1st Edition

Literature after 9/11

Edited By Ann Keniston, Jeanne Follansbee Quinn Copyright 2008
    316 Pages
    by Routledge

    314 Pages
    by Routledge

    Drawing on trauma theory, genre theory, political theory, and theories of postmodernity, space, and temporality, Literature After 9/11 suggests ways that these often distinct discourses can be recombined and set into dialogue with one another as it explores 9/11’s effects on literature and literature’s attempts to convey 9/11.



    Ann Keniston, University of Nevada Reno, and Jeanne Follansbee Quinn,

    Harvard University

    Part One: Experiencing 9/11: Space, Temporality, and the Incommensurable Event

    Chapter 1: "’Portraits of Grief’: Telling Details and the Testimony of Trauma," Nancy

    K. Miller, Graduate Center, CUNY

    Chapter 2: "‘Curtains of Ash’: Poetry, 9/11 and Time," Jeffrey Gray, Seton Hall


    Chapter 3: "‘Sometimes Things Disappear’: Absence and Mutability in Colson

    Whitehead’s The Colossus of New York," Stephanie Li, University of Rochester

    Chapter 4: "Finding Time after 9/11: The Frustrated Forms of Spiegelman and

    Foer," Mitchum Huehls, UCLA

    Chapter 5: "Witnessing 9/11: Art Spiegelman and the Persistence of Trauma," Richard

    Glezjer, North Central College

    Part Two: 9/11 Politics and the Ideology of Form

    Chapter 6: "Still Life: 9/11’s Falling Bodies," Laura Frost, Yale University

    Chapter 7: "‘We’re not a friggin’ girl band’: September 11, Masculinity and the

    British-American Relationship in David Hare’s Stuff Happens and Ian McEwan’s Saturday," Rebecca Carpenter, McDaniel College

    Chapter 8: "Portraits 9/11/01: The New York Times and the Pornography of Grief,"

    Simon Stow, College of William and Mary, and Ara Osterweil, Muhlenberg


    Chapter 9: "Graphic Implosion: Politics, Time, and Value in Post-9/11 Comics," Simon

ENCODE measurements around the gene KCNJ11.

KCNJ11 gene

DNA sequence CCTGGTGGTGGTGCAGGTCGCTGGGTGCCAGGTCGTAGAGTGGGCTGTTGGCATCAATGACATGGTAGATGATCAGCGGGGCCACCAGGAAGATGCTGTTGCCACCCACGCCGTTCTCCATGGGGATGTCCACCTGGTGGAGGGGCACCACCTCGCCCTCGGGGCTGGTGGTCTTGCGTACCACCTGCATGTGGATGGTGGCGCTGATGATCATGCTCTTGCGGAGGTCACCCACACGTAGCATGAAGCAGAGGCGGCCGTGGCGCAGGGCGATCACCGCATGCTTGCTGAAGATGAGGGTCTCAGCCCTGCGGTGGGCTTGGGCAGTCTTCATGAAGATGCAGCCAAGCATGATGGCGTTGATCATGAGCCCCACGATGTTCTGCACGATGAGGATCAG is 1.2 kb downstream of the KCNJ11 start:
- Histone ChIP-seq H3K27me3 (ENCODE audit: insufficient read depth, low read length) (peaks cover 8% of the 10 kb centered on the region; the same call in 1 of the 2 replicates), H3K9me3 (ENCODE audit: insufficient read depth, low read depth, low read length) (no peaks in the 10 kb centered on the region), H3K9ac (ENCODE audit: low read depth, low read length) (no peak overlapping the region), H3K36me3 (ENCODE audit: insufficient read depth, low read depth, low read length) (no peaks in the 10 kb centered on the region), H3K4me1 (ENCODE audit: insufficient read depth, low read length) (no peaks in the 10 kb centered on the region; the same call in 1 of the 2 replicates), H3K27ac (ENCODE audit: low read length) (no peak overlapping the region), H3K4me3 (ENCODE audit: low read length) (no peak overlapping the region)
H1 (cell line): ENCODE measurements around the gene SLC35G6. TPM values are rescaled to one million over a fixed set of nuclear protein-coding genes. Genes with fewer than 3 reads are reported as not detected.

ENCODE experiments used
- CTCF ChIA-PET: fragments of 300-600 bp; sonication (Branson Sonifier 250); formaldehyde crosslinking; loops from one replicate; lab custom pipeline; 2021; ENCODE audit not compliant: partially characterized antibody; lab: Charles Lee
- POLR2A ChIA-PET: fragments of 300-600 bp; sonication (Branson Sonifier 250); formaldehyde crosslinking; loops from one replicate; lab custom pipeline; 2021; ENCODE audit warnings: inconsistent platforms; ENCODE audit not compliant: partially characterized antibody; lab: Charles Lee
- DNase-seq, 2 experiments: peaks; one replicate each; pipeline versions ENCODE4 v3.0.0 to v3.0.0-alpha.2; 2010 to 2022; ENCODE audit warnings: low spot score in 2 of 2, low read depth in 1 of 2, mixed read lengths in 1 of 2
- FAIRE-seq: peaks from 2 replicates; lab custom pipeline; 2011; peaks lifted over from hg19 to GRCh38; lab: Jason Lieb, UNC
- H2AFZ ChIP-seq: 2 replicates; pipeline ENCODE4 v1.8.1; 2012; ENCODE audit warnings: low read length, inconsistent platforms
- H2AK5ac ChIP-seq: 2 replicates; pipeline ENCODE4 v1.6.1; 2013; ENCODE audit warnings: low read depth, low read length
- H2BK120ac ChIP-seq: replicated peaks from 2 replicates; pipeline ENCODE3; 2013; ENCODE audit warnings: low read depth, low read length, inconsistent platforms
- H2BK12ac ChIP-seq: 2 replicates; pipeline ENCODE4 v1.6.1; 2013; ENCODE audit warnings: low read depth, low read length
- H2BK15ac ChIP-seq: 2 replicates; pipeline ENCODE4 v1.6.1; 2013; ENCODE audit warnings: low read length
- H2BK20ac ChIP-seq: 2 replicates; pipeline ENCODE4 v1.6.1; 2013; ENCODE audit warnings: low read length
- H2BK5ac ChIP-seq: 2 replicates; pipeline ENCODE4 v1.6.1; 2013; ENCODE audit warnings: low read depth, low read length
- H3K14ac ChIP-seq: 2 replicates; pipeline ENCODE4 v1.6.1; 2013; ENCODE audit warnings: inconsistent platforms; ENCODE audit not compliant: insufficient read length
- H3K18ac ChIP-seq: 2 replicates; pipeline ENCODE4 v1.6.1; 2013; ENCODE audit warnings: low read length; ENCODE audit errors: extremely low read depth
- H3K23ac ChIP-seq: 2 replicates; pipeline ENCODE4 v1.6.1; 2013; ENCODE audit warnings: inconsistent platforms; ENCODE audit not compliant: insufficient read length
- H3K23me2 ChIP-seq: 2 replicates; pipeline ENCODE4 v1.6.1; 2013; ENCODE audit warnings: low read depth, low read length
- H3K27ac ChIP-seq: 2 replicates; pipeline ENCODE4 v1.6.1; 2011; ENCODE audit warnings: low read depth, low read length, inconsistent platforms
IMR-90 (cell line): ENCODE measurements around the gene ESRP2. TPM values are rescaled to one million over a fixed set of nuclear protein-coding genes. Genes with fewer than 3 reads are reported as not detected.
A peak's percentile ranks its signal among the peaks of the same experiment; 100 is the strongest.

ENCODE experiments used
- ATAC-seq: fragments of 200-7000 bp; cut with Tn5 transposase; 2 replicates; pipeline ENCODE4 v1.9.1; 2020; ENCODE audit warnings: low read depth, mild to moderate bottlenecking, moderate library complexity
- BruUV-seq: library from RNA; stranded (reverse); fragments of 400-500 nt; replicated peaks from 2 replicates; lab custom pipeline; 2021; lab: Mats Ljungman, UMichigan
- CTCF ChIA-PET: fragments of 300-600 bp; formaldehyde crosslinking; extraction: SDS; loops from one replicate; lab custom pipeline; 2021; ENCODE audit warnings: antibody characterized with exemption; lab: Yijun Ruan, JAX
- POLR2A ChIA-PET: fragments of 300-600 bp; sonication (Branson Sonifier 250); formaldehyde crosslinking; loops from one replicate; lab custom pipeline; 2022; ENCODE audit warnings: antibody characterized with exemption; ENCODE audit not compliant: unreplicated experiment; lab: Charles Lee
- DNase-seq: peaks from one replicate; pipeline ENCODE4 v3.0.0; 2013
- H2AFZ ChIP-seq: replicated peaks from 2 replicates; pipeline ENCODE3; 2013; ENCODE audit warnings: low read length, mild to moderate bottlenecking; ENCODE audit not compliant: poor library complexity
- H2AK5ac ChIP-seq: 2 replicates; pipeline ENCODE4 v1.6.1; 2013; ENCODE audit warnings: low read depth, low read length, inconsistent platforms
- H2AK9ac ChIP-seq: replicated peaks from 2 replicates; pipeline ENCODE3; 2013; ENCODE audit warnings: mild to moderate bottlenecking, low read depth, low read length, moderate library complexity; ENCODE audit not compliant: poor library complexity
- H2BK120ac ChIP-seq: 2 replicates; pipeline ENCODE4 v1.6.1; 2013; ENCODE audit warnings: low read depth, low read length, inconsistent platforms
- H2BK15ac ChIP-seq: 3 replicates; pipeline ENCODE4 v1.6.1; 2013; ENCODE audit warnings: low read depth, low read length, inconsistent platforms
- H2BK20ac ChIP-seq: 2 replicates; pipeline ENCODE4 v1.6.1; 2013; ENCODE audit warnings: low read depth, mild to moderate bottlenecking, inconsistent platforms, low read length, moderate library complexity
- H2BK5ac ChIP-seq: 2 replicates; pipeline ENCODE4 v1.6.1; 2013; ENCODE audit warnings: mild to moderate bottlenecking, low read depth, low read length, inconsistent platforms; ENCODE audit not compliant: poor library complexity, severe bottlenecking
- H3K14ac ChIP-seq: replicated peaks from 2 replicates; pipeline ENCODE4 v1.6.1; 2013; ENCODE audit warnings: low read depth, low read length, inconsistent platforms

Cooper, Monash University, and Paul Atkinson, Monash University

    Chapter 10: "‘Big brother isn’t watching. He’s singing and dancing’: The Virus

    of Language and the Politics of Self-Censorship in Chuck Palahniuk’s Lullaby," Lance Allen Rubin, Arapahoe Community College

    Part Three: Aftermath: 9/11 and the Literary Tradition

    Chapter 11: "Telling It Like It Isn’t," David Simpson, UC Davis

    Chapter 12: "Seeing Terror, Feeling Art: Public and Private in Post-9/11 Literature,"

    Michael Rothberg, University of Illinois, Urbana-Champagne

    Chapter 13: "Theater after 9/11," Robert Brustein, American Repertory Theater and

    Harvard University

    Chapter 14: "‘Looking backward in order to look forward’: Truth-Telling in the 9/11

    Commission Report," Zachary Weir, Miami University

    Chapter 15: "The Plot Against America as 9/11 Prosthesis," Chuck Lewis, Beloit College

    Afterword: "Dates and Words"

    Robert Pinsky, Boston University


    Ann Keniston is an assistant professor of English at the University of Nevada-Reno, and is the author of Overheard Voices: Address and Subjectivity in Postmodern American Poetry (Routledge 2006), and a poetry collection, The Caution of Human Gestures (David Robert, 2005).

    Jeanne Follansbee Quinn is director of studies for the Program in History and Literature at Harvard University and has published essays on James Agee and Walker Evans, Richard Wright and American pragmatism. She is completing a book on anti-fascist aesthetics in the United States during the 1930s, Democratic Aesthetics: Popular Front Anti-Fascism.